Norbrook (U) Ltd v Dr.Abdul Kayizi (HCT-00-CV-CS 221 of 2004) [2010] UGCommC 13 (22 April 2010)




NORBROOK (U) LTD………………………………………………PLAINTIFF


DR. ABDUL KAYIZI………….…………….. ………...………. DEFENDANT



The plaintiff’s case against the defendant is that from February 2001 the defendant, Dr Abdul Kayizzi, was employed by the plaintiff, M/s Norbrook (U) Ltd, as a Veterinary Sales Representative in Western, South Western, Eastern and Kampala areas of Uganda. The defendant’s work involved soliciting orders, delivering and collecting payments both cash and cheques from customers in his area of operation. On 17th February, 2003 the defendant gave one month’s notice of intention to resign. His resignation was accepted on condition that he collects all the money due and owing from the supplies he had made before his termination day was carried out. A verification of accounts was carried out which revealed that the defendant had not remitted all the money paid by the customers. The defendant admitted and made a post dated cheque to make good one of the invoices. Further verification of the accounts revealed the following unremitted amounts:-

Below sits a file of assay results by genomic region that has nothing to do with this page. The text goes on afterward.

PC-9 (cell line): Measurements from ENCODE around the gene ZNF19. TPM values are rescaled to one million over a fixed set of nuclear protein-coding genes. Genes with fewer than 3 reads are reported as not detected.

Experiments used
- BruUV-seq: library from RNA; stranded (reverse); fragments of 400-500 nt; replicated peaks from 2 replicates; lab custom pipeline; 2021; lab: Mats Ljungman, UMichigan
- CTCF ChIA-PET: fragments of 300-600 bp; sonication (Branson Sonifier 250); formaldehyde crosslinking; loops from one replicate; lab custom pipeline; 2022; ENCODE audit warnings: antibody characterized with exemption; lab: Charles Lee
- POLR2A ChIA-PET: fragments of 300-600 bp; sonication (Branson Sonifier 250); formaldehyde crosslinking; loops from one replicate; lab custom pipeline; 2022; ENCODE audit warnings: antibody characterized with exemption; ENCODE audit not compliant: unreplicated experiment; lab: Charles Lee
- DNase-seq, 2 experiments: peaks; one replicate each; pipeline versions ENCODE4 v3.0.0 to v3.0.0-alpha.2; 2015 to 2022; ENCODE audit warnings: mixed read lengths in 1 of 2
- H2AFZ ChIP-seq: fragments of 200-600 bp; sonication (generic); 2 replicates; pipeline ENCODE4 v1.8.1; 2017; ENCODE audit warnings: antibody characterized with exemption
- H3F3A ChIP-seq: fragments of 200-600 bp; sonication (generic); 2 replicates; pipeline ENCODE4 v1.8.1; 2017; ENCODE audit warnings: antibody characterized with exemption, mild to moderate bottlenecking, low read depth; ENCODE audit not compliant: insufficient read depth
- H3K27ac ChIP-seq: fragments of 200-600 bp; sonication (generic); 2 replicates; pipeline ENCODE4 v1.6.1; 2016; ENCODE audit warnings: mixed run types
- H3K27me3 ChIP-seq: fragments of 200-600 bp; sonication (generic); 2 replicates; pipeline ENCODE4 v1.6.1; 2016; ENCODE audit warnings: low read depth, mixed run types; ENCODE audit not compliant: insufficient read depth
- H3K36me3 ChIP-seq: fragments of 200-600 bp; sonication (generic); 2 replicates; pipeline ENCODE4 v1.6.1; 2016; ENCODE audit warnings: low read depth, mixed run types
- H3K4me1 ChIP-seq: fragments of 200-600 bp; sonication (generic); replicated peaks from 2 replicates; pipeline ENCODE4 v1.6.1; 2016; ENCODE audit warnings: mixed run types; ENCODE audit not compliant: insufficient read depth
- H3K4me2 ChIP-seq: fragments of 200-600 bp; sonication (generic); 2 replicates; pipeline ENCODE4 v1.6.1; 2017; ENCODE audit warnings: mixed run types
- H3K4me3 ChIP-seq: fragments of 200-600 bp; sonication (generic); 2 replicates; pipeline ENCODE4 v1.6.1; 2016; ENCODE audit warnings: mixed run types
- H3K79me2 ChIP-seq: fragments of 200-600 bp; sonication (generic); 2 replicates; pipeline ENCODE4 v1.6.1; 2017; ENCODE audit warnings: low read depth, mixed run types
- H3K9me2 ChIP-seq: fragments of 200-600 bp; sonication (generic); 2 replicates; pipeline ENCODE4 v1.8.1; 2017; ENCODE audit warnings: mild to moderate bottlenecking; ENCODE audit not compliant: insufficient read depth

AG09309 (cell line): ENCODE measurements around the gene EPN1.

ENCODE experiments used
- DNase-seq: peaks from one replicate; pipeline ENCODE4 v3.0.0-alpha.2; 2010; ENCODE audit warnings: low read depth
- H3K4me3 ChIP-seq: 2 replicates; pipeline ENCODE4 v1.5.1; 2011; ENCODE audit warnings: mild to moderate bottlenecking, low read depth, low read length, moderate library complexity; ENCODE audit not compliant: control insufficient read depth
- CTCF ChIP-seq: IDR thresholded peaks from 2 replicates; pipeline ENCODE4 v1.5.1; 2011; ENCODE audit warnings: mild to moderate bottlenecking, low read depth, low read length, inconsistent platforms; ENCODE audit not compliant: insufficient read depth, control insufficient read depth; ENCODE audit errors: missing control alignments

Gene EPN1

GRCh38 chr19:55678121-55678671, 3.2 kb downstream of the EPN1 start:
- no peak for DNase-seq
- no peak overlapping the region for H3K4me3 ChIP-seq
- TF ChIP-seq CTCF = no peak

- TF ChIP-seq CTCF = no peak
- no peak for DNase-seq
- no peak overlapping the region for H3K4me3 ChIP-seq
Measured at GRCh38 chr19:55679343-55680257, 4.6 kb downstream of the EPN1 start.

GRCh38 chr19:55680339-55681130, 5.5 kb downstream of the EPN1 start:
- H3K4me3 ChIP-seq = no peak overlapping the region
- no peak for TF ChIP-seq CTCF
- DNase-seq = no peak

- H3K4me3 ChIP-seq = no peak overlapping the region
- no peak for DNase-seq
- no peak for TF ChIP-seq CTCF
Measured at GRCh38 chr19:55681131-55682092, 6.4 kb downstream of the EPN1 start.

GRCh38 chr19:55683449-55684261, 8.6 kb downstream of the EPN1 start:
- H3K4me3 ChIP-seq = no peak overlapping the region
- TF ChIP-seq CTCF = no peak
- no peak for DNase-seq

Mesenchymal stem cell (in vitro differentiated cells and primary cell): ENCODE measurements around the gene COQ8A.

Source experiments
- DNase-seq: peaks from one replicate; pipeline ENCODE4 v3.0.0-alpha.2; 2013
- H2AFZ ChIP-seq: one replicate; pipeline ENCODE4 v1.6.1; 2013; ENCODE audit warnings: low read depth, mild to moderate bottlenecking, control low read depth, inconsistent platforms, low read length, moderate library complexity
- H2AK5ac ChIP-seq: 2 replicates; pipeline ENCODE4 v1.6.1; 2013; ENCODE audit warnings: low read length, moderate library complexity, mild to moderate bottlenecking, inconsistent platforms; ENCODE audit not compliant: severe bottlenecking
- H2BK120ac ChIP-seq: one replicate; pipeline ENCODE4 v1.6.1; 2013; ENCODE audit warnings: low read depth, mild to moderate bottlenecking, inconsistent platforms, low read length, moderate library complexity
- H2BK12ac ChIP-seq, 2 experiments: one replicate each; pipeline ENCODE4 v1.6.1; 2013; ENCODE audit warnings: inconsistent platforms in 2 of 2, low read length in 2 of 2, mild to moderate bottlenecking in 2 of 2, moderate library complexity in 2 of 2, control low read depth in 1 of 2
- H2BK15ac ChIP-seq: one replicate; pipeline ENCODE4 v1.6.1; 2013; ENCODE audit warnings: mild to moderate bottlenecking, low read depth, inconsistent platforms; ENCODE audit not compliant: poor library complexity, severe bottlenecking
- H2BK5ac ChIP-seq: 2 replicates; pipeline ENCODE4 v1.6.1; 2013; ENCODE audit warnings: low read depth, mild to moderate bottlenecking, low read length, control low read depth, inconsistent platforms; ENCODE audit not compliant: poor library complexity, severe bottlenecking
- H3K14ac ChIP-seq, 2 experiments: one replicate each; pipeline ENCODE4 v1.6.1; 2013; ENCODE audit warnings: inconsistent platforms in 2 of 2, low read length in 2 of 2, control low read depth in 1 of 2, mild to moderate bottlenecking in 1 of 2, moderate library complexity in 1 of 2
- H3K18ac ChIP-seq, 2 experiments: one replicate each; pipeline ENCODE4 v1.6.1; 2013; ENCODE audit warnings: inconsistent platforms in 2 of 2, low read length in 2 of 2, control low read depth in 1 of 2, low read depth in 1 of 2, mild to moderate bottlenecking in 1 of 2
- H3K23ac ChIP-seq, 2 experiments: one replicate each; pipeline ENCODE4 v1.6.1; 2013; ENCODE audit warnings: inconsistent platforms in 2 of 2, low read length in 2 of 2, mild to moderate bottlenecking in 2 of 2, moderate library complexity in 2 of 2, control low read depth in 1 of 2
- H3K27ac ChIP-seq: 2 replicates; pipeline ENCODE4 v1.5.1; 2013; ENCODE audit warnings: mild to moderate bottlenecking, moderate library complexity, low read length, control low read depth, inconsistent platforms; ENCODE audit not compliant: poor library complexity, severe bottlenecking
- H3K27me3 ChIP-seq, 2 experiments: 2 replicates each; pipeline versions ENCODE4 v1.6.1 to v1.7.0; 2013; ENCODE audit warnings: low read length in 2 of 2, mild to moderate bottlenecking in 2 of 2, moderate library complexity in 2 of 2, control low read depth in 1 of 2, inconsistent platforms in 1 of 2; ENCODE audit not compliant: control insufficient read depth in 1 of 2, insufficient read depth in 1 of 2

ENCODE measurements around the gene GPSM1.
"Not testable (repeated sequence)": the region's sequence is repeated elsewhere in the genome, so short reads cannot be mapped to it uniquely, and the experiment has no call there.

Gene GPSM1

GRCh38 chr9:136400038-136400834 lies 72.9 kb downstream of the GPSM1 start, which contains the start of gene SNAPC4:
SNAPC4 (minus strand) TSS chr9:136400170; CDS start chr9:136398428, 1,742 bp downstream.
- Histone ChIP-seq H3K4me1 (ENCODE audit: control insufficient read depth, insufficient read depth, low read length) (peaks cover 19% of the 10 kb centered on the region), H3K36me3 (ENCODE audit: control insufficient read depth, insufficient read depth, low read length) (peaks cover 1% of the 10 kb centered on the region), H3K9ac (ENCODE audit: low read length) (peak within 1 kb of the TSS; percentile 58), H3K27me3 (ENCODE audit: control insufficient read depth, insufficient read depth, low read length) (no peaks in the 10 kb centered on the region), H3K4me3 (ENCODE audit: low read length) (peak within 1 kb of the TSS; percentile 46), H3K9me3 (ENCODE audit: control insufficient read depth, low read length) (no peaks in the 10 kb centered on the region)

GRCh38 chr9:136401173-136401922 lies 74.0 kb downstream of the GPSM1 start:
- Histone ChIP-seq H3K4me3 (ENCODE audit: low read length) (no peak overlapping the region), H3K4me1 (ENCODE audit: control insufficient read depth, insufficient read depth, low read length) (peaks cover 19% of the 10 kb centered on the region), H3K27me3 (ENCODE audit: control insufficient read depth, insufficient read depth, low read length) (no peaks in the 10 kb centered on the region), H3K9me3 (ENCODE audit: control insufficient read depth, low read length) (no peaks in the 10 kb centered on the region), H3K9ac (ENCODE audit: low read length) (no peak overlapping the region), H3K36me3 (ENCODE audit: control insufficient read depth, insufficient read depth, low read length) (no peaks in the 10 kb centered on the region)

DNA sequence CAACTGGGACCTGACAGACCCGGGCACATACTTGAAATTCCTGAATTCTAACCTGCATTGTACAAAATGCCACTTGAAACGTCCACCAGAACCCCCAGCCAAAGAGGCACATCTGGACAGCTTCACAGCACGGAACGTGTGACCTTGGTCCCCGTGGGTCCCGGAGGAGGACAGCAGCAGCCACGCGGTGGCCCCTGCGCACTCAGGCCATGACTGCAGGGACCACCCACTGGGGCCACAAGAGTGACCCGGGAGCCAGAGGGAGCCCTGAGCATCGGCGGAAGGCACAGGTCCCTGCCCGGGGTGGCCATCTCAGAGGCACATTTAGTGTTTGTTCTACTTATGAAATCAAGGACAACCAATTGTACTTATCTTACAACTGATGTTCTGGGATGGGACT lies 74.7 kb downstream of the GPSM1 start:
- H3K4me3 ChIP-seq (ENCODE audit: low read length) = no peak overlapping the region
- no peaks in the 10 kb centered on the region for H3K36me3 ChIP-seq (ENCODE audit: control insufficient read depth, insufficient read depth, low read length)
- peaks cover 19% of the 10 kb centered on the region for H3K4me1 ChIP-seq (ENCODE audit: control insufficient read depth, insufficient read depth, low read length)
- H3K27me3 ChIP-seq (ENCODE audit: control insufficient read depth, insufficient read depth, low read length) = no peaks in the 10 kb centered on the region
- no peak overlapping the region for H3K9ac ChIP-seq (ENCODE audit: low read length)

Eastern - Shs17,151,421

Western - Shs13,613,321

South Western - Shs13,753,151

Kampala - Shs24,094,880

Total Shs67,431,287

Which sum the plaintiff claims plus interest and costs.

In his Written Statement of defence the defendant admits working for the plaintiff as a Veterinary Sales Representative. He however, denies owing the plaintiff any money. He contends that he worked hard, committedly and miracurately recovered a good part of the plaintiff’s debt. That he was frustrated by the plaintiff’s haphazard credit policy and lack of proper record keeping. The following issues were flamed for Court’s determination:-